19. Wow, Tanya, I probably gasped like…five times in your post.

    Three Days UPHILL? Yeesh.
    No blanket? He had to sleep, didn’t he?? This is one tough guy.
    The gun I actually get. Who’s gonna be out there to hurt him? Robbers? I’ll bet even the mountain lions didn’t go where he went.
    20 years he did this? For no pay?

    Sounds like me and my journey to publication.

  20. Hi Mary, as always, I’m laughing out loud. I gasped myself because I’ve ridden up Highway 50 on perfect pavement. Whew. And without any of the fancy Gortex insulated clothes and boots and gloves. Yikes.

    The road to pulication parallel cracked me up and is so, so fitting LOL. Thanks for the good wishes! 0oxoxoxoxoxox

  21. Tanya!

    Congratulations, girl! YOU GO!!! That’s wonderful about your new contract! Boy, I don’t know how you do it–I don’t think I could tackle an inspirational romance–wouldn’t know where to begin! LOL That’s great news.

    I LOVE YOUR POST! I never knew about Snowshoe Thompson–what a GUY! Very informative and interesting.


    • hi Cheryl, thanks so much for visiting the Junction today! I notice you’re going to be a featured blogger soon…yay. Thanks for the congrats, too. Well, I have a couple of friends who write inspirationals and said I might have the chops for it…so I entered a novella-length contest. So if it stank, at least I didn’t have to write a giant novel LOL. But I am thrilled they like it. I’ll be posting the details soon.

      I too didn’t know a thing about Snowshoe, and I’ve even recently visited the Tahoe area and Placerville! I actually set out researching a generic history of skiing in America with cool old pix, and stumbled upon him. I couldn’t believe it! What a guy!

      Hugs back!~ oxoxoxox

  22. I love contemporary westerns!
    Very interesting post. I don’t ski, but have a son that does.
    My favorite Olympic event is speedskating—men’s and women’s.

    • Hi Estella, I love the speedskating too. I have never even skated on inline skates! My skating days were the antique LOL ones that grabbed your shoe and you tightened with a skate key! Remember that, anybody? You couldn’t ever wear sneakers because the hooks didn’t work on the soft material. What, now that’s a hobble down Memory Lane. Our son’s a snowboarder too but with a three-year old little boy now he doesn’t get there much LOL.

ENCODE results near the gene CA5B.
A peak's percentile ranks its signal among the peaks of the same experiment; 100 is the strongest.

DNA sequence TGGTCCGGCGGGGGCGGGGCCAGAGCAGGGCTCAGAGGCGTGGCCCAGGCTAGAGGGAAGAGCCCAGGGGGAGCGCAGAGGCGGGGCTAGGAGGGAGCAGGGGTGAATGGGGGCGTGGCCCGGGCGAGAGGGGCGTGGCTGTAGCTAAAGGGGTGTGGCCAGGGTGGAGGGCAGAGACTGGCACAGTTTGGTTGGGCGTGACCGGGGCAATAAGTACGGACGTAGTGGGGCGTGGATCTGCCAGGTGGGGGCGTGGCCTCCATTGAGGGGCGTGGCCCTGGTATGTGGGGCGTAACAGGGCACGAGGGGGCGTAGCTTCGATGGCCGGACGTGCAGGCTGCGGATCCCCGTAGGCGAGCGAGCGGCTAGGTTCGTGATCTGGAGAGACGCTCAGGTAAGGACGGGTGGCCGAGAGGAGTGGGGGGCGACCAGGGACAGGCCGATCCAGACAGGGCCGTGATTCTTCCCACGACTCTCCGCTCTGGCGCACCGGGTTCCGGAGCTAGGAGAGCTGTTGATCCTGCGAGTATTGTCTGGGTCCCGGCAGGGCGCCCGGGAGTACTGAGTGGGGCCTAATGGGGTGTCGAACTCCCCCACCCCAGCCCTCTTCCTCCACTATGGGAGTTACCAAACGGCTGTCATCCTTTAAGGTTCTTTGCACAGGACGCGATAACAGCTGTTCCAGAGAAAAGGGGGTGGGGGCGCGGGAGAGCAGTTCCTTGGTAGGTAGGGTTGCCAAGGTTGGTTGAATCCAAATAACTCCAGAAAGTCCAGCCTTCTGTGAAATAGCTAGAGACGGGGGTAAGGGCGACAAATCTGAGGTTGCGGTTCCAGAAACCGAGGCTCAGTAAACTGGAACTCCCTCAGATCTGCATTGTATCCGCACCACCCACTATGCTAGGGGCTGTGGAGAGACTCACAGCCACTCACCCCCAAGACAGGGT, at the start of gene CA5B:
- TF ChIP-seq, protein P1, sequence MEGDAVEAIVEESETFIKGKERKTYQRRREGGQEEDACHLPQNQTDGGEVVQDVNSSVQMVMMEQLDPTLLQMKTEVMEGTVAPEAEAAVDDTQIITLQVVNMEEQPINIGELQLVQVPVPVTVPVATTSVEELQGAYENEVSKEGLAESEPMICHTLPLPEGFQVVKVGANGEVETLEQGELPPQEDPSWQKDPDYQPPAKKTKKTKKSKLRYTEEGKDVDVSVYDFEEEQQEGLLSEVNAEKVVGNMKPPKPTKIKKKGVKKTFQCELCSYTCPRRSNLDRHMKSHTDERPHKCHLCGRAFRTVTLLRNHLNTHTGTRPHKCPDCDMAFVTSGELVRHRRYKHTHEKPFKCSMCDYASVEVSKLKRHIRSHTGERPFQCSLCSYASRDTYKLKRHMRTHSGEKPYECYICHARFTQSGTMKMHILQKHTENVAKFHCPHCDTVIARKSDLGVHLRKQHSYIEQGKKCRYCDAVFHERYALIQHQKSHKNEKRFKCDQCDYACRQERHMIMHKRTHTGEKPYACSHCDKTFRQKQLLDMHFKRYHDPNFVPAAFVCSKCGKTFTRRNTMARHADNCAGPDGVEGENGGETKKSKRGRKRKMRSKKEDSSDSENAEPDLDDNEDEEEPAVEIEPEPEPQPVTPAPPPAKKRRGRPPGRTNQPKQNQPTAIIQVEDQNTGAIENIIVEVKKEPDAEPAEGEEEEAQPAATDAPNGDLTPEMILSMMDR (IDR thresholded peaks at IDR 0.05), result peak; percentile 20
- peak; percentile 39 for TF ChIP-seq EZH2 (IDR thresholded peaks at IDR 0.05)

Thanks for coming by today.

    • Hi Pam, your good wishes mean the world. Your works have sooo inspired me, as well as your personal hero. You’re name is definitely being placed in the Stetson for a shakearound. God bless you back. Love ya…..

  23. Tanya,

    Wonderful news!!! No surprise because you are a great storyteller.

    Be sure to put my name in the drawing I really hope to win for I know your writing

    Walk in harmony,

    • Hi Melinda, I knew you’d like this guy, all that ourdoor- all natural stuff. I can’t even imagine being out in the cold like that. Whew. Thanks so much for stopping by today. It’s always good to have you here. And I so appreciate your good wishes! oxoxox

  24. Congratulations on your new book. I do watch a lot of the Olympics but I don’t ski. I even lived in Colorado and worked at a resort but never learned to ski. I don’t like heights so I figured skiing was not a good idea for me. That and I valued my life and limbs too much. Now I have severe RA so I couldn’t now if I wanted to. I do admire anyone who can.

    • Hi Linda, welcome to the Junction. I totally love watching the Olympics, both summer and winter. Because I’m not athletic one single bit, those performances both amaze and inspire me. (I took to skiing pretty easily because, the instructor said, I’m mid-height and mid-size. WEll, at least I was back then LOL).
      I spent several months student teaching in Denver in the winter and didn’t care go back to college in Nebraska without attempting to hit the slopes LOL.

      Not a height person myself. The thing that creeps me out is the chair lift! Once I’m on terra-firma, I seem to be okay. Allthough Charlene will attest to my pathological fear of down-escalators. Go figure. (I always make her go in front of me on our rambles.)

    • Hi Winnie, well, you’re one of the writers who inspire me. Way back when at Dorchester, one of your books is the first of theirs I read after getting contracted. Thanks so much foryour congrats. It means a ton!

      Glad you liked Snowshoe. How about a fictionalized version of him as a Wild West hero, authors?

  25. Hi Tanya — Yay, you! Happy you sold your first inspirational! Great info on skiing. I cannot. I hate cold weather, but I’m a new fan of snowboarding at the Olympics. It’s a cool sport. And I watch Apollo Anton Ono in short track skating. I really love all the winter games, not that I can do any of them!!